I’ve worked in the non-profit world for about fifteen years now. I am currently the executive director of a small philanthropic foundation that supports education and conservation work. I work half-time and have a great deal of scheduling flexibility, which makes this a great day job to go along with my role as Golden’s mayor. Prior to my current employment, I founded and led a conservation group based in Denver. After nine years of growing the organization, creating jobs, and working to protect wildlife habitat across Colorado, Utah, and Wyoming, I transitioned to my current job after become mayor.

The Voice of Golden’s Old Grudges

Marian and the Voice of Golden love to dig up their old grudges. Some of them have merit and some don’t. Either way, things that happened years ago don’t have anything to do with the current City Council.

Golden Vision 2030: Charting Our Own Course

The coming year will include a particularly important community process: Golden Vision 2030. We’ll be asking the entire Golden community to answer a deceptively complicated question: “What’s your vision for Golden in 2030?”

Why is this important? For one thing, despite our 1% residential growth limit, Golden will continue to experience growth pressure, both inside Golden and in the areas around our community. The Golden Vision 2030 process is a critical opportunity to shape those changes rather than have those changes simply happen to us.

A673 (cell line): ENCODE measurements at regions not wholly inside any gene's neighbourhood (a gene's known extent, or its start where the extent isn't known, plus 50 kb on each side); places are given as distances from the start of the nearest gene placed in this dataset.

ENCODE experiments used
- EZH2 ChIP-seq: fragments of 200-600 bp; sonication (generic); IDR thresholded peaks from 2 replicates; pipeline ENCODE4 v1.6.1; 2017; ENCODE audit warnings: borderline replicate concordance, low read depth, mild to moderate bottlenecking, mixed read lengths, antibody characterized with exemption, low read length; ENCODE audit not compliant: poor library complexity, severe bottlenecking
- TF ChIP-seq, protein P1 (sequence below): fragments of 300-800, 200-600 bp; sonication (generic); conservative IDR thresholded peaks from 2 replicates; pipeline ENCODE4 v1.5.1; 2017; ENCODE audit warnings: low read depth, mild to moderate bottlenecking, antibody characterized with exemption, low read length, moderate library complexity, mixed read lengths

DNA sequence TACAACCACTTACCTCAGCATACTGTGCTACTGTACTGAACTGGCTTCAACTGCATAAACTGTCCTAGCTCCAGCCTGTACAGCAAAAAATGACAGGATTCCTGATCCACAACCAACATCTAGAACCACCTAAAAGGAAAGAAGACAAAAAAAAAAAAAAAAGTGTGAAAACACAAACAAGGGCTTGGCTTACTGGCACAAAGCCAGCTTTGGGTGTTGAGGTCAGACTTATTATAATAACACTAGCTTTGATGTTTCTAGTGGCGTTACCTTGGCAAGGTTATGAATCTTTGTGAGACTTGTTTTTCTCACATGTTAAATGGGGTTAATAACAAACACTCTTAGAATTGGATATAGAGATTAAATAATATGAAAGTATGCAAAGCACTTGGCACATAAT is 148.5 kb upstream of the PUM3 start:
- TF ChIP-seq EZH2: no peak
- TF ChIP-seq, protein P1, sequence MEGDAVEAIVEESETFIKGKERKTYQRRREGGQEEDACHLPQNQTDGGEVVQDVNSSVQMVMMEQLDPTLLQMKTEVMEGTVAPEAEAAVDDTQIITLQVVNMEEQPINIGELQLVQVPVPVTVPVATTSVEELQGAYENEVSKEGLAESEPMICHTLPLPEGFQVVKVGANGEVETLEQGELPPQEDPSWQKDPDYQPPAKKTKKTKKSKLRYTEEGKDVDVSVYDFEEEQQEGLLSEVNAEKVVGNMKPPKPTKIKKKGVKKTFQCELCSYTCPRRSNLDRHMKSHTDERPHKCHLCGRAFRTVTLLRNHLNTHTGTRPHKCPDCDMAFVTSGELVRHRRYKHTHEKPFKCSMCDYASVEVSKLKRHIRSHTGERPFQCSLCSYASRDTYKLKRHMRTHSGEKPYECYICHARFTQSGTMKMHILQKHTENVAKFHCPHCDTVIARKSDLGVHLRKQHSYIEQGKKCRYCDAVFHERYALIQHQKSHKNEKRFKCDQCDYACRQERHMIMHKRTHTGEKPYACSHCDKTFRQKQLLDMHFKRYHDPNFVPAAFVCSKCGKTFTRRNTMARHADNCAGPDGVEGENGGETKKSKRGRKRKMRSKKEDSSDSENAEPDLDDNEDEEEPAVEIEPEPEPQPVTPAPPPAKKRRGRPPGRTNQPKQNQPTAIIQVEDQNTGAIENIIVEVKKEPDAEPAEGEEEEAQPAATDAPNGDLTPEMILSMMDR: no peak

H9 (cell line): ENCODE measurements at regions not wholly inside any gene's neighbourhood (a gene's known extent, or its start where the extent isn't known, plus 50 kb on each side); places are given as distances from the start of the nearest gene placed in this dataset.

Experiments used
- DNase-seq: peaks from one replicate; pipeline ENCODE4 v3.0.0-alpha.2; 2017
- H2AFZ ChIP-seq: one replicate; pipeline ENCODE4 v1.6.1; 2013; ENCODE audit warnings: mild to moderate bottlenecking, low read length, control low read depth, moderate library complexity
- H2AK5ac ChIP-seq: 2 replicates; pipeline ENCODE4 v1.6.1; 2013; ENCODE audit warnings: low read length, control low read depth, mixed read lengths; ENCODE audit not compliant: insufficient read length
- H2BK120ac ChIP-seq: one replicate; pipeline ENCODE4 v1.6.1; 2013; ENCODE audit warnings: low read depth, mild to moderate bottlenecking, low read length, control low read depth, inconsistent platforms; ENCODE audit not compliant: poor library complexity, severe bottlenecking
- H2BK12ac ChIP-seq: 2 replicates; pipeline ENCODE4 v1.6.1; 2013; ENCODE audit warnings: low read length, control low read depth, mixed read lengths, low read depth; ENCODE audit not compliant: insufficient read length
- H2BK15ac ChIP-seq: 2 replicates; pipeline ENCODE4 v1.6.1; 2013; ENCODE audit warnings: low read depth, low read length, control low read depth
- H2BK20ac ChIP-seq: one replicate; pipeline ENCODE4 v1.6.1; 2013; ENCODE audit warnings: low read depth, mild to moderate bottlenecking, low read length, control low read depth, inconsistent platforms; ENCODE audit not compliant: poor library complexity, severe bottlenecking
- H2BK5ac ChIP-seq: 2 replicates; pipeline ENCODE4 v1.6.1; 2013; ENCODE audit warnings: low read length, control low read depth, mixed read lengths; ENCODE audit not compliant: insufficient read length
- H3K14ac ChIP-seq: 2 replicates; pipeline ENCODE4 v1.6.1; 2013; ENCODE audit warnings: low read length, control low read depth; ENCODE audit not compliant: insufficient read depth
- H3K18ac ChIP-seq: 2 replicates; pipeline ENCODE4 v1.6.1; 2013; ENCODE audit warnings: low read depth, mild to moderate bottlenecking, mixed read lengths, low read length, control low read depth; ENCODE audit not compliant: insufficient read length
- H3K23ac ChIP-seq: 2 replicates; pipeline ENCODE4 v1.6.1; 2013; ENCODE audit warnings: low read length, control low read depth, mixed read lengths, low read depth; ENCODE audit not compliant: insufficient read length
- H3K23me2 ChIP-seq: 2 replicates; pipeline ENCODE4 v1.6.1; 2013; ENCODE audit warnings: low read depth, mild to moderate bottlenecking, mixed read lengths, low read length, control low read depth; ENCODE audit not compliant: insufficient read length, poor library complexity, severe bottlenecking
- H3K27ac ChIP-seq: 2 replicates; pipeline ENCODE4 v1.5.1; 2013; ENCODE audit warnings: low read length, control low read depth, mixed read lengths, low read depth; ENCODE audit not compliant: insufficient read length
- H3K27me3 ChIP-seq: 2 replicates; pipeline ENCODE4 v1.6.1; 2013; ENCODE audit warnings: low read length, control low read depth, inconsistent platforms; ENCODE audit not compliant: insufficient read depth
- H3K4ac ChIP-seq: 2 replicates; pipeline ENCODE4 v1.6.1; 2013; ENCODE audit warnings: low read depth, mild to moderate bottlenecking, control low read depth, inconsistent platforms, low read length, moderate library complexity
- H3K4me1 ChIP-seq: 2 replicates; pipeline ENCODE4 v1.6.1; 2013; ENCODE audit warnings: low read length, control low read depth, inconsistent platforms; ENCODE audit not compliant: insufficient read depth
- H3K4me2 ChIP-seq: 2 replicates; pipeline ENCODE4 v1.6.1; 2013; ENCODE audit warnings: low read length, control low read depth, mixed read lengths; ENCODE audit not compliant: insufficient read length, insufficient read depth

Over the past couple of years we’ve already done some work that will help form the basis for our new Golden Vision 2030, such as our neighborhood plans, our Sustainability Initiative, and our Walkability, Bikeability, and Housing Affordability Task Forces. But most of the hard work is still ahead of us, and we’ll need to weave all of this together along with our commitment to sustained economic vitality, our social and cultural elements, and land use.

With financial support through a $100,000 grant from the Orton Family Foundation for our community visioning and planning process, we will energetically invite participation from everyone in the community. We are also creating a diverse “Local Advisory Committee” to help guide the process, which includes someone from the Chamber of Commerce, the Golden Cultural Alliance, the school district, Jefferson County, Colorado School of Mines, and a representative from each of most of the city’s boards and commissions.

If you have any opinions at all about the future of Golden – what you want Golden to be like in twenty years – then please participate in this important process. Stay tuned . . .

Golden Faces Recall Election Threat

As we close out the year, one thing you can celebrate is the amazing community we are all fortunate to call home. While 2009 will have its challenges, Golden is in great shape. The city is in a very strong financial condition, our spirit of community and volunteerism remains unparalleled, we continue making city government more transparent and accessible to everyone, and we continue to sustain our exceptional quality of life.

Unfortunately, one of the challenges in 2009 will be an attempt by Marian Olson, Councilor Mary Weaver, and a group of largely anonymous co-conspirators to force recall elections for the other six of seven Golden City Council members (including myself).

[Read more…]